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The Normandy American Heroes Blog

World War Two, Normandy and More

The Great Battle: Saint-Lo, Normandy in Ruins

Posted by Rodolphe Passera on Feb 27, 2017 12:15:33 PM

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Marble of Thorigny

Cherbourg was taken the 27th of June 1944, when the harbor long reconstruction began. A few weeks later the heavy equipment finally will commence to be unloaded… This won’t slow down nor stop the artificial port of Utah beach to remain operational, on the contrary!


Utah Gooseberry harbor achieved the incredible engineering feat of unloading more than 730,000 tons of supplies, 225,000 vehicles and 840,000 American soldiers, all before the winter of 1944. In the late 60’s, an Italian company specializing in recycling steel scrapped everything off the coast of Utah beach, which is why you don't see anything standing there today.

What more is there to say? Ah yes, during the same period, the British Mulberry harbor (Gold beach) unloaded 540,000 tons of supplies. The reason you can still see some of the Phoenix containers there is because you can’t recycle concrete! That being said…

While Cherbourg harbor was cleared up of mines and explosives to render it operational as soon as possible, the Allied army was far from inactive: the Americans were already preparing a thrust towards the south with Carentan as a hinge, in order to descend the front line towards Lessay. They fleshed out the curtain of troops which stand guard between Carentan and Port-Bail.

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The Great Battle is coming… Saint-Lô in Ruins

In our previous blog The Cotentin Peninsula: Liberated, But At What Cost?" we cited names of different communes of the Cotentin Peninsula whose population was under the line of fire the day after Dday and would live as such for three long weeks.

Try to imagine the state of mind of the population, who were separated from its liberators by just a few meters. The people lived through terrible hours, full of anguish, with alternating hope and fear.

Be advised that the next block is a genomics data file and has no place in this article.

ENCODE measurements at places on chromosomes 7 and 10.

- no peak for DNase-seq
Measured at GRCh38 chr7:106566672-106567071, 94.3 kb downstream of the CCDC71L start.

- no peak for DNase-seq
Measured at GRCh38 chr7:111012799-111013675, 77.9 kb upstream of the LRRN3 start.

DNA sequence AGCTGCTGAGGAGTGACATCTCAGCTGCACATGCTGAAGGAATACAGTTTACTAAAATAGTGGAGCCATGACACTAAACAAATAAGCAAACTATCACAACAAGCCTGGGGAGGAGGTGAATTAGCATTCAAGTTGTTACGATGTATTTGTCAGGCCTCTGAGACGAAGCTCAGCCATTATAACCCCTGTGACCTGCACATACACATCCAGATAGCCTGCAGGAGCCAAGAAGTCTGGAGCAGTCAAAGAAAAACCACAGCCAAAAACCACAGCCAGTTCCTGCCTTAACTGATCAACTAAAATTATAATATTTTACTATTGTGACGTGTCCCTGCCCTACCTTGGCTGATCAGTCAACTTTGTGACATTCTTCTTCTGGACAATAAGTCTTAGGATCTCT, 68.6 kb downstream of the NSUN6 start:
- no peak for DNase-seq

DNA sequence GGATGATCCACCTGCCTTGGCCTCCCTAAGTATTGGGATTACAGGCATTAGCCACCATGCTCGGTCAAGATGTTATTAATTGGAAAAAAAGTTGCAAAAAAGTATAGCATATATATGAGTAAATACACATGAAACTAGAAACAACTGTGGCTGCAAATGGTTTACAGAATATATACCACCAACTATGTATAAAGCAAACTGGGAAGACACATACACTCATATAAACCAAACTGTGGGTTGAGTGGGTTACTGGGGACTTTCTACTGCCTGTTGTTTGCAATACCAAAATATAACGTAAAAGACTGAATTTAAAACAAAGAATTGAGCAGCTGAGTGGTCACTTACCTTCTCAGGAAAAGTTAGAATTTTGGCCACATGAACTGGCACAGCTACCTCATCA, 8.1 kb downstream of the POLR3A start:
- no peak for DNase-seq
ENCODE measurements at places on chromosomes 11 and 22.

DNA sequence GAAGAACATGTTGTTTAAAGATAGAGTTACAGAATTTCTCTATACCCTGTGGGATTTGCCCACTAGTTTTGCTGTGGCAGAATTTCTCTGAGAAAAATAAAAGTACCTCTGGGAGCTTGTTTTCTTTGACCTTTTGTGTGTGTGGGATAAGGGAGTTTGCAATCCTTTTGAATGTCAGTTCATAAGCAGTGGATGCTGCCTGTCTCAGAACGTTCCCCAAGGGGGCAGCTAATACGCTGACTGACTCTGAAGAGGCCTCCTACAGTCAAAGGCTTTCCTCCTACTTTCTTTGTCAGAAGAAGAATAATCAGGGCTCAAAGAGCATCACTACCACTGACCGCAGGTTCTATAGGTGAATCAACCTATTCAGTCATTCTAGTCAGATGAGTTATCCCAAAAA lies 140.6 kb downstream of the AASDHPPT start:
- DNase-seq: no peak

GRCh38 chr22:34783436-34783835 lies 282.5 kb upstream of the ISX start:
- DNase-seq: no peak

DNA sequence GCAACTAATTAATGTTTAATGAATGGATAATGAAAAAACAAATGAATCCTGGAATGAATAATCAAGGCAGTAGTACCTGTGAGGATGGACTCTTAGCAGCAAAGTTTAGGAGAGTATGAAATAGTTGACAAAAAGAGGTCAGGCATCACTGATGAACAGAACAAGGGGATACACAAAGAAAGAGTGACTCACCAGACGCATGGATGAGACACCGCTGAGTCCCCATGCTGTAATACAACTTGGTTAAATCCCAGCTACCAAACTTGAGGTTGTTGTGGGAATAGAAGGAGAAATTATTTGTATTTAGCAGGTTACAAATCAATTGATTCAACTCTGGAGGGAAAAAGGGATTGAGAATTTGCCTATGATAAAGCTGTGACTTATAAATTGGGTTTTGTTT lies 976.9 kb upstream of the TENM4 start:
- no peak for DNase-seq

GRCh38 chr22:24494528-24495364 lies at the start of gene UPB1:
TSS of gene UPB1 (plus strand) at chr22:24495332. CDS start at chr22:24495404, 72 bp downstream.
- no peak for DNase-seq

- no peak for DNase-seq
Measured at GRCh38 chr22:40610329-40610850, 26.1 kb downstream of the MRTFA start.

Can we actually perceive today the meaning of these words: “During the counter-attacks, our troops took over some localities?” Then, the bullets whistled, the cannons thundered,and  the bombs rained down with their horrible whistling but distinctive horrifying sound; civilians, including children, lived in the center of this carnage ... the houses collapsed and burnt, and shelters hastily dug in the garden and in the fields were of weak protection, often merely illusory.

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These communes placed at the limit of the first stage of the taking of Cherbourg harbor, especially in the region of Carentan, were among the most affected of Normandy.

Gorges and Prétot (North West of Carentan) were seriously affected. Both lost half their houses; their churches were unusable for a long time, that of Gorges (from the end of the 13th century) in particular. Gorges, where resided a lord who participated in the Conquest of England in 1066 with William the Conqueror, is cited as one of the oldest parishes in the region.

So the second phase of operations in Normandy begam. The Allies were trying to "get some air" in the Carentan region, in the direction of Saint-Lô, and above all to clear and occupy as much coast as possible to the west.

On July 4, at 5:30 am, the Americans launched a strong attack in the direction of La Haye-du-Puits after a violent bombing of the German forces which lasted all night. At the western end, Port-Bail, whose old church and part of the town are destroyed, was overtaken by the events. Between Saint-Lô d’Ourville, whose church was seriously attacked, and Carentan, on a 40 kilometers front, the assailants fought in a veritable sea of mud: the line of marshes flooded by the Germans offered a serious, if not impassable, obstacle.

Denneville, Saint-Rémy-des-Landes, and Blanchelande en Neufmesnil fell. Farther to the east, Saint-Jores saw its church crumble under the shells; the village was totally destroyed: 120 houses uninhabitable, 475 victims out of 486 inhabitants.

1st anecdote: Blanchelande was a famous abbey of the Premonstratensians order, founded in 1155 by Richard, baron of La Haye-du-Puits.

2nd anecdote: Jules-Amédée Barbey d'Aurevilly (2 November 1808 – 23 April 1889) was a French novelist and short story writer wrote about Blanchelande in his book: L'Ensorcelée (The Bewitched, 1852; an episode of the royalist rising among the Norman peasants against the first republic). He specialized in mystery tales that explored hidden motivation and hinted at evil without being explicitly concerned with anything supernatural. He had a decisive influence on writers such as Auguste Villiers de l'Isle-Adam, Henry James and Marcel Proust.

La Haye-du-Puits, which was encircled, held another five days. It retained its ancient keep, at the top of which would no longer float the swastika flag, but the church was almost completely destroyed and the center of the charming little town was shaved. The train station of the city would appear in the communiqué on several occasions; it was situated on the neighboring municipality of Saint-Symphorien-le-Valois whose elegant bell tower disappeared with 63 houses: out of 334 inhabitants, 200 were once again homeless. Around La Haye-du-Puits, Coigny, Gerville, Neufmesnil and Vindefontaine, 30 to 55% of the population were victims of the battle.